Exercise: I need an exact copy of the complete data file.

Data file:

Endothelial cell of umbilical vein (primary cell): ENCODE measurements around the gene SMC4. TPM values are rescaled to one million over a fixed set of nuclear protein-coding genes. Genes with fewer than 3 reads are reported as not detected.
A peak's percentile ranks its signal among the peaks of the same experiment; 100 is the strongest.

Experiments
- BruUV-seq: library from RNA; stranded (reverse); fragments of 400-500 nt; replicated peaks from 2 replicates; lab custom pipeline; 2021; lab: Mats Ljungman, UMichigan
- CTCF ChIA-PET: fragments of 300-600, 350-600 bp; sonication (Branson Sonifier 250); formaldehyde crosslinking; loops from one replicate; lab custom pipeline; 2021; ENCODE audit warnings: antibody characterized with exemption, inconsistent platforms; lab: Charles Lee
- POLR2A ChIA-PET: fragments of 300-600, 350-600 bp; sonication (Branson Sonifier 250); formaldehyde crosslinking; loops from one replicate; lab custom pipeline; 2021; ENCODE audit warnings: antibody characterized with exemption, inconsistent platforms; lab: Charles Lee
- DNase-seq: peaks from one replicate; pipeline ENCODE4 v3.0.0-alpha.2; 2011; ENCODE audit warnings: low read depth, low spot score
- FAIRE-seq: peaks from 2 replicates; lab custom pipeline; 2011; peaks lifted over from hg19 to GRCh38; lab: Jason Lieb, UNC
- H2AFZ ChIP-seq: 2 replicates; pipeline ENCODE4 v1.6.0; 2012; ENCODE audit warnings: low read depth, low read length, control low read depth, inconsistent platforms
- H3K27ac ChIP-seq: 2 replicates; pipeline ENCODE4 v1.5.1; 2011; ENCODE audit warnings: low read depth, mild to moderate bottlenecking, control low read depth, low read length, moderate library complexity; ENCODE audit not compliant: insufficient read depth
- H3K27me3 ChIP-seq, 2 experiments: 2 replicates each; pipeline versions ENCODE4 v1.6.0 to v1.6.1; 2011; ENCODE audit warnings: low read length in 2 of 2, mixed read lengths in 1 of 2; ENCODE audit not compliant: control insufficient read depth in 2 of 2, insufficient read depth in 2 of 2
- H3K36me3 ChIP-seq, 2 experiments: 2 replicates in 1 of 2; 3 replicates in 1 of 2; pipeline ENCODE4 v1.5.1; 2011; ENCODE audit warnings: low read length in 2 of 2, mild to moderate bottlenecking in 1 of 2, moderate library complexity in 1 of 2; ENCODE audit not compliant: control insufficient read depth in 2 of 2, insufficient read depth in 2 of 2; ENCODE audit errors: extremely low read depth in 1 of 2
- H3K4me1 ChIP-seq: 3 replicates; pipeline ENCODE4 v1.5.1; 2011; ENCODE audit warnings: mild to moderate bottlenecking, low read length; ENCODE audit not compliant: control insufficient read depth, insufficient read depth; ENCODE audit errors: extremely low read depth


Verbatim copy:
Endothelial cell of umbilical vein (primary cell): ENCODE measurements around the gene SMC4. TPM values are rescaled to one million over a fixed set of nuclear protein-coding genes. Genes with fewer than 3 reads are reported as not detected.
A peak's percentile ranks its signal among the peaks of the same experiment; 100 is the strongest.

Experiments
- BruUV-seq: library from RNA; stranded (reverse); fragments of 400-500 nt; replicated peaks from 2 replicates; lab custom pipeline; 2021; lab: Mats Ljungman, UMichigan
- CTCF ChIA-PET: fragments of 300-600, 350-600 bp; sonication (Branson Sonifier 250); formaldehyde crosslinking; loops from one replicate; lab custom pipeline; 2021; ENCODE audit warnings: antibody characterized with exemption, inconsistent platforms; lab: Charles Lee
- POLR2A ChIA-PET: fragments of 300-600, 350-600 bp; sonication (Branson Sonifier 250); formaldehyde crosslinking; loops from one replicate; lab custom pipeline; 2021; ENCODE audit warnings: antibody characterized with exemption, inconsistent platforms; lab: Charles Lee
- DNase-seq: peaks from one replicate; pipeline ENCODE4 v3.0.0-alpha.2; 2011; ENCODE audit warnings: low read depth, low spot score
- FAIRE-seq: peaks from 2 replicates; lab custom pipeline; 2011; peaks lifted over from hg19 to GRCh38; lab: Jason Lieb, UNC
- H2AFZ ChIP-seq: 2 replicates; pipeline ENCODE4 v1.6.0; 2012; ENCODE audit warnings: low read depth, low read length, control low read depth, inconsistent platforms
- H3K27ac ChIP-seq: 2 replicates; pipeline ENCODE4 v1.5.1; 2011; ENCODE audit warnings: low read depth, mild to moderate bottlenecking, control low read depth, low read length, moderate library complexity; ENCODE audit not compliant: insufficient read depth
- H3K27me3 ChIP-seq, 2 experiments: 2 replicates each; pipeline versions ENCODE4 v1.6.0 to v1.6.1; 2011; ENCODE audit warnings: low read length in 2 of 2, mixed read lengths in 1 of 2; ENCODE audit not compliant: control insufficient read depth in 2 of 2, insufficient read depth in 2 of 2
- H3K36me3 ChIP-seq, 2 experiments: 2 replicates in 1 of 2; 3 replicates in 1 of 2; pipeline ENCODE4 v1.5.1; 2011; ENCODE audit warnings: low read length in 2 of 2, mild to moderate bottlenecking in 1 of 2, moderate library complexity in 1 of 2; ENCODE audit not compliant: control insufficient read depth in 2 of 2, insufficient read depth in 2 of 2; ENCODE audit errors: extremely low read depth in 1 of 2
- H3K4me1 ChIP-seq: 3 replicates; pipeline ENCODE4 v1.5.1; 2011; ENCODE audit warnings: mild to moderate bottlenecking, low read length; ENCODE audit not compliant: control insufficient read depth, insufficient read depth; ENCODE audit errors: extremely low read depth